2. {
  3.     TextField fieldText = (TextField)GetFieldControlByName(fieldName);
  4.     fieldText.Value = fieldValue;
  5.     fieldText.Text = fieldValue;
  6. }

You might ask why I don’t show you the simplest case: reading field value. That is because it is really not so simple, and I will describe it in details in a forthcoming post.

It might be useful to use these and similar methods in your custom field control and use that as the boilerplate class for more advanced fields.

The next code snippet assumes that you have a custom list with fields Field1, Field2, Field3, Field4 (all of these of type Single line of text), the default Title field and Field5 of type Choice with valuesValue1, Value2 and Value3. Furthermore, I suggest you to create your custom field as a “hidden” field as described here.

I’ve created an item in the list before adding our new field to the list columns. The following figure shows the values of the fields on the edit form. You can see there is nothing special on that:


We call the methods in the edit and new control modes of the field from the OnLoad method of the field control:

  1. if ((ControlMode == SPControlMode.Edit) || (ControlMode == SPControlMode.New))
  2. {
  3.     HideField(“Field1”);
  4.     SetFieldReadOnly(“Field3”);
  5.     SetFieldReadOnly(“Field5”);
  6.     SetFieldValue(“Field4”, “text”);
  7. }

After building, deploying, and adding the new field to the list, you should see the results immediately on the edit form:


It seems to be working perfectly, but if you would like to create you will notice that there is a minor issue with the code. Field3 should be empty, but it contains the text Field3 field value. The other read only field, Field5 of type Choice is displayed correctly.


There was a problem with setting the fields read only.

Since then I’ve found the source of the incorrect value in the display (read only) mode of the field on the new form and provide a workaround for that issue here, that is unfortunately a bit of hacking.

First, I should note, that as I observed, the value displayed in this case has no effect on the value saved into the item, but default values have also no effect. Furthermore, when the item is opened and saved in the edit mode, the former field values might be also lost.

I found that when the field control mode is set to display on the new form in our case, the value of the PreviewValueTyped property of the related field is displayed. That is FieldName field value. for the text fields (replace FieldName with the actual field name), 1,234.56 for numeric fields, the actual date and time for date type fields, default value or if there is no default value, the first option for choice fields.

The source of the issue seems to be is that the ItemFieldValueproperty and the ListItemFieldValue property of the BaseFieldControlreturn the value of the PreviewValueTyped if the ItemId property is zero, that is the case for a new item. I should note that the obfuscated RenderFieldForDisplay method also references thePreviewValueTyped property. I’ve tried a hack and set the ItemId to –1, and it seems to solve part of the issue, the field value is displayed correctly.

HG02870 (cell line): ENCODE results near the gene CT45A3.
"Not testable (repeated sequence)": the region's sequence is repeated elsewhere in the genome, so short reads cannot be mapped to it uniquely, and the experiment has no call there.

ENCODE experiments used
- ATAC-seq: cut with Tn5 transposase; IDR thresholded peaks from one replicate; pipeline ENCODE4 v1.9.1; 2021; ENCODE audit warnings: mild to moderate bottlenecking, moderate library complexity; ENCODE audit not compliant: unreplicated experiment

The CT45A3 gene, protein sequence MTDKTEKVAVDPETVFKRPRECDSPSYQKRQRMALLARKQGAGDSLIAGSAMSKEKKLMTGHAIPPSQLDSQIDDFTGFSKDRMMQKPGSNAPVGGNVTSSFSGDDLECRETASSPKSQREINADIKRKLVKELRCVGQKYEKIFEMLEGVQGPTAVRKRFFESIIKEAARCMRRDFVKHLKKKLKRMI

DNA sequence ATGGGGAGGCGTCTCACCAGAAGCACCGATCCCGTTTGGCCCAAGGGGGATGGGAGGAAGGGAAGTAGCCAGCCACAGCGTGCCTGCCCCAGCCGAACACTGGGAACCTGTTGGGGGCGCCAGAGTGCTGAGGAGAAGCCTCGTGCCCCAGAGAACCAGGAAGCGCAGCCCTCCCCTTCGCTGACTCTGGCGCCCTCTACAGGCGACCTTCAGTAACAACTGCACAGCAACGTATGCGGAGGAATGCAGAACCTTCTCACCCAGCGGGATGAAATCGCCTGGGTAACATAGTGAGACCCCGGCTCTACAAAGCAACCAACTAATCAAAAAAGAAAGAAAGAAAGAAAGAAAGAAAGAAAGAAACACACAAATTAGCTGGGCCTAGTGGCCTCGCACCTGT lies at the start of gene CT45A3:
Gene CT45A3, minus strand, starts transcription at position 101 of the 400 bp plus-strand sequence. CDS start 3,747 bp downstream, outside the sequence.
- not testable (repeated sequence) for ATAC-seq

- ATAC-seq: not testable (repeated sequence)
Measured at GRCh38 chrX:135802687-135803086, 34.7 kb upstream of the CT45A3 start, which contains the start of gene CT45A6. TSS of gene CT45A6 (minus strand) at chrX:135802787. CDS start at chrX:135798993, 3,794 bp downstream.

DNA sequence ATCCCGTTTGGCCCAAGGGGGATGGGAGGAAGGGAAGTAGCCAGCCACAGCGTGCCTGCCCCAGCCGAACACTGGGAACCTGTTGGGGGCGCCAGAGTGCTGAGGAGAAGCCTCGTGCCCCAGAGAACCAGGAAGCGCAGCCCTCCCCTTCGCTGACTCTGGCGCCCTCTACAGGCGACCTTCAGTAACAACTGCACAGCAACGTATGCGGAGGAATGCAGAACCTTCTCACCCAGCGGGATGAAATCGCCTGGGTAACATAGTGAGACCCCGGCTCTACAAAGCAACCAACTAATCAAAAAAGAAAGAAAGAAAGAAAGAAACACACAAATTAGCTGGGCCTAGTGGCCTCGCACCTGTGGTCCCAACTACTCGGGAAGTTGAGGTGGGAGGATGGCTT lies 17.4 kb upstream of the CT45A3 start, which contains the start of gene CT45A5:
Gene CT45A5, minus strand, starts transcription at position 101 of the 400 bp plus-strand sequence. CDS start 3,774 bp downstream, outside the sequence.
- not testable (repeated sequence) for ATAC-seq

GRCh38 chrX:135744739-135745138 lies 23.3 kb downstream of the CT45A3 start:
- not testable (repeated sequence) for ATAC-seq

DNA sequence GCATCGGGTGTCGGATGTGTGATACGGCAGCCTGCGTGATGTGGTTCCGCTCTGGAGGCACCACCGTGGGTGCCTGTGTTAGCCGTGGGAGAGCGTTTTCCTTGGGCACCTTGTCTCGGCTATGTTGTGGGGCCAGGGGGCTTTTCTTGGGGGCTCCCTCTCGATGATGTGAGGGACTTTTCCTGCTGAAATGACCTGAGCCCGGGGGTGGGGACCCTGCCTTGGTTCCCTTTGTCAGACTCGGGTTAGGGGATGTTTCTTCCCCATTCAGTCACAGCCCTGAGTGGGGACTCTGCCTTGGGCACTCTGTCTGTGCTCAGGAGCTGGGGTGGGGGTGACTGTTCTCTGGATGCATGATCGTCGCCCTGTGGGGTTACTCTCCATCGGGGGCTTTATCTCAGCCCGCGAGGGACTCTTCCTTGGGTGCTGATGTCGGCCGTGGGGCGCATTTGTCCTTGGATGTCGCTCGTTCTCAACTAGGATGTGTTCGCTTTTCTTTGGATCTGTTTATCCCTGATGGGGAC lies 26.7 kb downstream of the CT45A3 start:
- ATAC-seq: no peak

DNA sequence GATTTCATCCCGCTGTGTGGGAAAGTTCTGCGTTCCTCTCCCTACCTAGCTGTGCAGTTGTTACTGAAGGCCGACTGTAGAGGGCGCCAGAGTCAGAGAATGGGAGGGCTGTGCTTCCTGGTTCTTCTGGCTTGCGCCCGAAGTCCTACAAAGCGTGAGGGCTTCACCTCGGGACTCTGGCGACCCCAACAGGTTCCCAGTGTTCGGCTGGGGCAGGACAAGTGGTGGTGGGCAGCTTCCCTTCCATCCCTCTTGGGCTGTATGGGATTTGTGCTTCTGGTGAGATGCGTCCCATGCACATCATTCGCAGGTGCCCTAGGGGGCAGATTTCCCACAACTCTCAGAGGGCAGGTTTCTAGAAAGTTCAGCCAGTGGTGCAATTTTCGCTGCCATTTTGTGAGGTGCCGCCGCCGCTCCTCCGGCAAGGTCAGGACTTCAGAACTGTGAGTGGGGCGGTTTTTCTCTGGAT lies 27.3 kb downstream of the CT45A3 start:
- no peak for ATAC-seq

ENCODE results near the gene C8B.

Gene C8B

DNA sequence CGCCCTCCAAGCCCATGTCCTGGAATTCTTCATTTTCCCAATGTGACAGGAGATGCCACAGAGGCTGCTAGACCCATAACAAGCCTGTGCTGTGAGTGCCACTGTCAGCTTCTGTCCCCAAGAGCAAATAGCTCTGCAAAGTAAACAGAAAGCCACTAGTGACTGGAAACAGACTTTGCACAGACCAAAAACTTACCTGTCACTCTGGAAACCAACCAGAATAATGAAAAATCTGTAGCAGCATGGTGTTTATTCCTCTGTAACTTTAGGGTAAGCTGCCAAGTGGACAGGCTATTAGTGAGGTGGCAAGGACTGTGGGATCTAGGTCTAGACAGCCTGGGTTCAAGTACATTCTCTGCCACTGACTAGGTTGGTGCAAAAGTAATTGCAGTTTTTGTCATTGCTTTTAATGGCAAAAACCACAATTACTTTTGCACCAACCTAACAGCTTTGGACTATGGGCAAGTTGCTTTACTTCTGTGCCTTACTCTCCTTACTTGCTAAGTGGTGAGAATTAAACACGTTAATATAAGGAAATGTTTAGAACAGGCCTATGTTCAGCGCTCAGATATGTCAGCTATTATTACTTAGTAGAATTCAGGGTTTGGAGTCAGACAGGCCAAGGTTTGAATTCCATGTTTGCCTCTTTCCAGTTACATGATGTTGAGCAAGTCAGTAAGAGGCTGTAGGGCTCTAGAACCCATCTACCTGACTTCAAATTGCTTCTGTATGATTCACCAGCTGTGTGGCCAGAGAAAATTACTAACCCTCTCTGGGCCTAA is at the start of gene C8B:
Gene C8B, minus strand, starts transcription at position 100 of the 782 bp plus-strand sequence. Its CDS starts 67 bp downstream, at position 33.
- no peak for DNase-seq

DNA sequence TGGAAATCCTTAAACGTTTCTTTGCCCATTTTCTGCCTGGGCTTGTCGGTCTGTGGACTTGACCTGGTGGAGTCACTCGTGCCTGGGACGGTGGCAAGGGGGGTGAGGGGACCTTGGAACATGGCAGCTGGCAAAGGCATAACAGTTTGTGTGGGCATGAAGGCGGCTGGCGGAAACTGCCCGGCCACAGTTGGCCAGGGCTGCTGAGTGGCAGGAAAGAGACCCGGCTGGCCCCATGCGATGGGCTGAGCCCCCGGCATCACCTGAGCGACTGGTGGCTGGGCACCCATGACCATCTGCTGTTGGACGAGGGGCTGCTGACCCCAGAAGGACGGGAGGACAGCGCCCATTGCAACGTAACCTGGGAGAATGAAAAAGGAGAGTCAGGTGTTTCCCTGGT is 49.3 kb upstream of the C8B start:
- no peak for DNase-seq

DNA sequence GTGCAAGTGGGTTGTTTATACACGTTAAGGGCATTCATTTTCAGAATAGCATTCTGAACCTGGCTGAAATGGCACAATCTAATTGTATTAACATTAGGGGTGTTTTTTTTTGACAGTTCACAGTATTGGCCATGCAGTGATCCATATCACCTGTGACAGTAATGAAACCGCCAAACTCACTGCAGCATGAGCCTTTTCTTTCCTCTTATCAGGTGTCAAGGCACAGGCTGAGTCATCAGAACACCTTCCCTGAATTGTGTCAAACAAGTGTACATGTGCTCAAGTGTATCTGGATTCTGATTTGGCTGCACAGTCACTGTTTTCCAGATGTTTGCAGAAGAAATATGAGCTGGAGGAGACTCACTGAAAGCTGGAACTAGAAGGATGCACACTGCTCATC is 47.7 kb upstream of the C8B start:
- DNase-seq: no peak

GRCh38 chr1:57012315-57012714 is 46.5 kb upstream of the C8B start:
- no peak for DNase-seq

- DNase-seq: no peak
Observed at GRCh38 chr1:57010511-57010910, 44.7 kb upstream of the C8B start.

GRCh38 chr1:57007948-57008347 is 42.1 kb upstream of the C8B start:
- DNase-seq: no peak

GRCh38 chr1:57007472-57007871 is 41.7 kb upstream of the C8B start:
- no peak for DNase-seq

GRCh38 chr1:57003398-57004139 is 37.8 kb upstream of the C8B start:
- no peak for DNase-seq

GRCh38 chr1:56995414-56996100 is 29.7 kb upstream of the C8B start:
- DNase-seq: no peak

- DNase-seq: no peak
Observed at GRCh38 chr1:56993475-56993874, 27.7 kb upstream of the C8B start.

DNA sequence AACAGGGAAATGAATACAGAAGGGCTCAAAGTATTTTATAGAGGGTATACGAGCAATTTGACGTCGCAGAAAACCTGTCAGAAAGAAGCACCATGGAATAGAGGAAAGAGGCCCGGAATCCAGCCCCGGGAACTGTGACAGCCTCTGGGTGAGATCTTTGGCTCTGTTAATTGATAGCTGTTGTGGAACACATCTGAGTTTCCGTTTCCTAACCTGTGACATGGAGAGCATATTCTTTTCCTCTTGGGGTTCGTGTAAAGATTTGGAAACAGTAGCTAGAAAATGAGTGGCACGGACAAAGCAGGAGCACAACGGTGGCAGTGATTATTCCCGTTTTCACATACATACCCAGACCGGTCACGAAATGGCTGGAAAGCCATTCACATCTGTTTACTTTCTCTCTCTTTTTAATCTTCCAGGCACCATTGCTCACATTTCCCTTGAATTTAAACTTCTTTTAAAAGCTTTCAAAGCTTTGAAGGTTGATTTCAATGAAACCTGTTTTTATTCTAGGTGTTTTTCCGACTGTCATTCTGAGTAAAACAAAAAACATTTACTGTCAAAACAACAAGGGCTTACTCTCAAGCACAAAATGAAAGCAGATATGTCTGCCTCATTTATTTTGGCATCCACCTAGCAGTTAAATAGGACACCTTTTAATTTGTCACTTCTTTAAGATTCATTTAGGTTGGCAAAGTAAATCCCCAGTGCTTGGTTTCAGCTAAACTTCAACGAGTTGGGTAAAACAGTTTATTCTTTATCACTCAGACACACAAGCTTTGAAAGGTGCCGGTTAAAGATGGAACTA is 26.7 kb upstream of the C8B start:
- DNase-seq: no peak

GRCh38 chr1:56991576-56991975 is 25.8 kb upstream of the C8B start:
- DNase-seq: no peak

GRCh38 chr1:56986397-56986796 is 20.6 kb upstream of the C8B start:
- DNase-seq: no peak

But the values of the affected fields in the item are still not saved correctly, since setting the ItemId to –1 has a side effect that it resets the ItemFieldValue and the ListItemFieldValue properties to null. To correct this behavior I backed up the value of theListItemFieldValue property before setting the ItemId to –1, and restore it at the end. I cannot omit setting the ItemId to –1, since while the ItemId is zero, setting the value of the ListItemFieldValueproperty has no effect.

  1. protected void SetFieldReadOnly(String fieldName)
  2. {
  3.     BaseFieldControl fieldControl = GetFieldControlByName(fieldName);
  4.     Object value = fieldControl.ListItemFieldValue;
  5.     fieldControl.ControlMode = SPControlMode.Display;
  6.     if (ControlMode == SPControlMode.New)
  7.     {
  8.         fieldControl.ItemId = -1;
  9.         fieldControl.ListItemFieldValue = value;
  10.     }
  11. }

After these modifications the new form works as expected, but there is an issue with the edit form. Even the correct values are displayed, empty text is saved for text field, and the first item is set for the choice field when saving the item.

This issue was solved by placing the code from the OnLoad method to the OnInit method of the field control.

An important note finally. It is mandatory to place the custom field that tries to access other fields using the GetFieldControlByNamemethod introduced in the former post after the last field it references. You can change the field order using the Change Field Order page(List Settings / Column ordering), or you can do it using code. If you don’t do that this way, the method will not find the field on the page, as it is added only after the current field is loaded.

Leave a Reply

Your email address will not be published. Required fields are marked *